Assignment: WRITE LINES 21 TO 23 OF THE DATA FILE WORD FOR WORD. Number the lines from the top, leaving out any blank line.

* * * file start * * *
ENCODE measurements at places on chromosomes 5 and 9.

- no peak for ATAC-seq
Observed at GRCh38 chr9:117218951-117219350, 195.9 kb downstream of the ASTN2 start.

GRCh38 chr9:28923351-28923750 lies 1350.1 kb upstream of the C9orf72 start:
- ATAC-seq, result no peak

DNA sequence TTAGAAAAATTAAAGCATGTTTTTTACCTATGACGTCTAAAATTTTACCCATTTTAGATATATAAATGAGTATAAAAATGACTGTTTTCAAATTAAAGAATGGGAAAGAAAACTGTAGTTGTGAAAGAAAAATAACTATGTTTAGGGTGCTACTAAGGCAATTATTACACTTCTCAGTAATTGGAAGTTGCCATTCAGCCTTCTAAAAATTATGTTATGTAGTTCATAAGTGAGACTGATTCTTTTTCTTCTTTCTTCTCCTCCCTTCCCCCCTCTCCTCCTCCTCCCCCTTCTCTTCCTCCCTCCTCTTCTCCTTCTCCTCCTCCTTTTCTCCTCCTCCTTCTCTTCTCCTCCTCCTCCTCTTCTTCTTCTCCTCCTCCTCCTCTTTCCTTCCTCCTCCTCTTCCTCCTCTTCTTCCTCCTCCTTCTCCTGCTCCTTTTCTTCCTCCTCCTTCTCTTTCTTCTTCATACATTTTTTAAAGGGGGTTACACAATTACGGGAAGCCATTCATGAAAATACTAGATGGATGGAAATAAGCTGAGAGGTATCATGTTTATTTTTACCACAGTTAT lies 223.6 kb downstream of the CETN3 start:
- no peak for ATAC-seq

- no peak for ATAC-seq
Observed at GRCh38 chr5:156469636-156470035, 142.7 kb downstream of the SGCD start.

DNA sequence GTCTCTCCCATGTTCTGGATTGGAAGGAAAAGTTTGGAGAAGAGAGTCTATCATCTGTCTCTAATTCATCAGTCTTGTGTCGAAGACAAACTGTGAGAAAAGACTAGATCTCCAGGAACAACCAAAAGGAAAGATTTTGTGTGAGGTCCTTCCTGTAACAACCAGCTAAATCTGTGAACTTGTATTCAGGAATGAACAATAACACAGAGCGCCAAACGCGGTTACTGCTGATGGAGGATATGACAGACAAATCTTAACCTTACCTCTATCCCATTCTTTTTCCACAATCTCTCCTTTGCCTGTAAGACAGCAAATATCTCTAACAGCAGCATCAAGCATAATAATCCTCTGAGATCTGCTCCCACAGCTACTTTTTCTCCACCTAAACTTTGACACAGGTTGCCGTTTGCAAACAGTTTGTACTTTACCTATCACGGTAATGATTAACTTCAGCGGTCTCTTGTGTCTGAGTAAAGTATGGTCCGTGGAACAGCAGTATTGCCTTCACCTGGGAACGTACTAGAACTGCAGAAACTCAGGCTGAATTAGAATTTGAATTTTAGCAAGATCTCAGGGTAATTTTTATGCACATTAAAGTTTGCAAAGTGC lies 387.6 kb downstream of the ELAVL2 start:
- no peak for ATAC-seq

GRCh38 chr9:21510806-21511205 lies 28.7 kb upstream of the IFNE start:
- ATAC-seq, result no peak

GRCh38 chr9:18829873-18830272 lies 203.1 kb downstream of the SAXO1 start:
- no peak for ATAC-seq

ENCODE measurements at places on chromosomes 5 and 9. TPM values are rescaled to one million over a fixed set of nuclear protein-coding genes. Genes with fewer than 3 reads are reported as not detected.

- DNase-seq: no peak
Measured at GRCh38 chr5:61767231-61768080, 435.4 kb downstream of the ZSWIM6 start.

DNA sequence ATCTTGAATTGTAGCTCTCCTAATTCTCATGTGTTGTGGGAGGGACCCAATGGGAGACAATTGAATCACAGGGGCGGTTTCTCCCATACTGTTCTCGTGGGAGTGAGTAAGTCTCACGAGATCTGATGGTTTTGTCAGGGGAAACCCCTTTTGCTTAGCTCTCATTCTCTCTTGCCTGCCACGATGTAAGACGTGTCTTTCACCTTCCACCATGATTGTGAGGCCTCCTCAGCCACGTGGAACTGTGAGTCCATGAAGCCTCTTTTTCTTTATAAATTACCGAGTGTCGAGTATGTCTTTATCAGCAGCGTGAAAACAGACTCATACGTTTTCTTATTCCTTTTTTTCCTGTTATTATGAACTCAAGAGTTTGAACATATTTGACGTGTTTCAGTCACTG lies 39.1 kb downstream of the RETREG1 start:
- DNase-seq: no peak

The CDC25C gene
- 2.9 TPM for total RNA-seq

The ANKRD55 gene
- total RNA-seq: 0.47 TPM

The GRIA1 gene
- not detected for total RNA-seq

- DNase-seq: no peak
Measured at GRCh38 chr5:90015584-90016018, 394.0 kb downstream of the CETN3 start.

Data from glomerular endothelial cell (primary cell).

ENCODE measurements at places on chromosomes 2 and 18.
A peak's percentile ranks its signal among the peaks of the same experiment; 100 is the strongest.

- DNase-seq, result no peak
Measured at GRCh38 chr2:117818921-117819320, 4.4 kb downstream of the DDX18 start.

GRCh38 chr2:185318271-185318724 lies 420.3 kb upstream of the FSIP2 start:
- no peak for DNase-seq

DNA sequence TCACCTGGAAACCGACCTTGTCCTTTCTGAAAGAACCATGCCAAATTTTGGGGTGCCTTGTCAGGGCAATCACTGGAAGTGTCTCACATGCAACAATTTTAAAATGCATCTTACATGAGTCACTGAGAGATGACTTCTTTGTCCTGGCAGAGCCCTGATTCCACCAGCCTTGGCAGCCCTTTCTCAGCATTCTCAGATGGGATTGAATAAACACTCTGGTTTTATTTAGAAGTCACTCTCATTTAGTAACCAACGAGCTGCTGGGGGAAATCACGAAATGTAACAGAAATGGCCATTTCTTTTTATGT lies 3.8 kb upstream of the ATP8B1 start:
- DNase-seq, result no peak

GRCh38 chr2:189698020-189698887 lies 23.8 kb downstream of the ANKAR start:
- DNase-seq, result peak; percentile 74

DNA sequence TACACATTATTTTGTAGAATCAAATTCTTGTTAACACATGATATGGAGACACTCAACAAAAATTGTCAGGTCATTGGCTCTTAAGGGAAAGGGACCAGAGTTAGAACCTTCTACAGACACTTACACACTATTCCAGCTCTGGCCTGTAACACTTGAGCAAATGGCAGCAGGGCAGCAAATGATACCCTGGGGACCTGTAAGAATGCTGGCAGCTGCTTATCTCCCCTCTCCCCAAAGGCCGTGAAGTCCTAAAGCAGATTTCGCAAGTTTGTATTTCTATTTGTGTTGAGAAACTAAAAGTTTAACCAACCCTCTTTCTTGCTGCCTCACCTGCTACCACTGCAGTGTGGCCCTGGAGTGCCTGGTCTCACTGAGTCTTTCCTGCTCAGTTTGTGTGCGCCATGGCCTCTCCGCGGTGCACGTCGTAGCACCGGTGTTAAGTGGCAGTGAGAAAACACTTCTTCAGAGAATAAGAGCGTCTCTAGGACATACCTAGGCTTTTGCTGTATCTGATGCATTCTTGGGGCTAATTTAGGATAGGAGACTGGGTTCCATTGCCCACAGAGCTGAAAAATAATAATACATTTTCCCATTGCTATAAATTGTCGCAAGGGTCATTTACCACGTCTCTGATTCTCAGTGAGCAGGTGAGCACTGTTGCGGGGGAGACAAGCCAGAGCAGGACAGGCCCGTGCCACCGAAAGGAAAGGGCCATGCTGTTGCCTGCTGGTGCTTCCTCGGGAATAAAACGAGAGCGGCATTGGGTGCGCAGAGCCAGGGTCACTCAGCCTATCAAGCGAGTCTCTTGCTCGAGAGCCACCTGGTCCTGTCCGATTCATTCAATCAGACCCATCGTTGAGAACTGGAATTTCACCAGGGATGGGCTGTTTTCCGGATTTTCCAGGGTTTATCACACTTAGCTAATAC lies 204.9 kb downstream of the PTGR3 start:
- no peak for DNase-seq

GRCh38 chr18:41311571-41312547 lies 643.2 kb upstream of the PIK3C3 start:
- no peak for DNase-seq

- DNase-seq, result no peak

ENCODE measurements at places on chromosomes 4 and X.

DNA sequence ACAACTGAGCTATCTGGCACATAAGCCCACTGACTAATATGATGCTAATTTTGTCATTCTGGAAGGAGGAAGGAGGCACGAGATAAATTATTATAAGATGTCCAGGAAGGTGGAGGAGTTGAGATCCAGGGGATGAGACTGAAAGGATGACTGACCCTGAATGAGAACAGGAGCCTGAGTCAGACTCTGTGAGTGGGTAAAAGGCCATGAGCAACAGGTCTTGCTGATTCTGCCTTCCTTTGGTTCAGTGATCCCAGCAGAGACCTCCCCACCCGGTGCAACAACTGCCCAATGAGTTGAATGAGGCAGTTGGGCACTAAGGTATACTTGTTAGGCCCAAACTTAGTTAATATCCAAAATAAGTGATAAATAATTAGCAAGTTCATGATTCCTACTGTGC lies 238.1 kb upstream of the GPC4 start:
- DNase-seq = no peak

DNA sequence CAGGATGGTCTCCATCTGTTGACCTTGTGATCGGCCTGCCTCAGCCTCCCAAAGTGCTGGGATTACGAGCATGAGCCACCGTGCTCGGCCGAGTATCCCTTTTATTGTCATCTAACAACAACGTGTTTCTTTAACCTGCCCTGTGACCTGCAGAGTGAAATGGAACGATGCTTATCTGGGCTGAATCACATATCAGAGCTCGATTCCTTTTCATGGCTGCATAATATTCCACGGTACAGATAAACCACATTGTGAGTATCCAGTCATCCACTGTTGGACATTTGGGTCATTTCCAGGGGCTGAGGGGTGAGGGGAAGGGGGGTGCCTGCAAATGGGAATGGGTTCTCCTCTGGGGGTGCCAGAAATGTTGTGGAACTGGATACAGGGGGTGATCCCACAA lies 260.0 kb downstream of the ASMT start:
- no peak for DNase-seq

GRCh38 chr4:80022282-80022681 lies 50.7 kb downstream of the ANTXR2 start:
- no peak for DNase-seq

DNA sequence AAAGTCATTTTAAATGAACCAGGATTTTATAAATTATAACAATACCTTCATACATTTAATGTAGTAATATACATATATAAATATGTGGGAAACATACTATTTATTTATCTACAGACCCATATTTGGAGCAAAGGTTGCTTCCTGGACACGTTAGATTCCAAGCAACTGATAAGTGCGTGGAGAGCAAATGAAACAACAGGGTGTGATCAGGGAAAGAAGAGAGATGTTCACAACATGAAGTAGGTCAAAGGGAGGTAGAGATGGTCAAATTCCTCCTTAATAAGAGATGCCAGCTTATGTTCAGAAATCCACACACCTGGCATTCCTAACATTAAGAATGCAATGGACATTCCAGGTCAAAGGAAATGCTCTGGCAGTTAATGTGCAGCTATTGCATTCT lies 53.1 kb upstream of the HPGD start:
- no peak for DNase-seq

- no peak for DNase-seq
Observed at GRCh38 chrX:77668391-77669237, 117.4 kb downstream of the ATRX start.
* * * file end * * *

The CDC25C gene
- 2.9 TPM for total RNA-seq

The ANKRD55 gene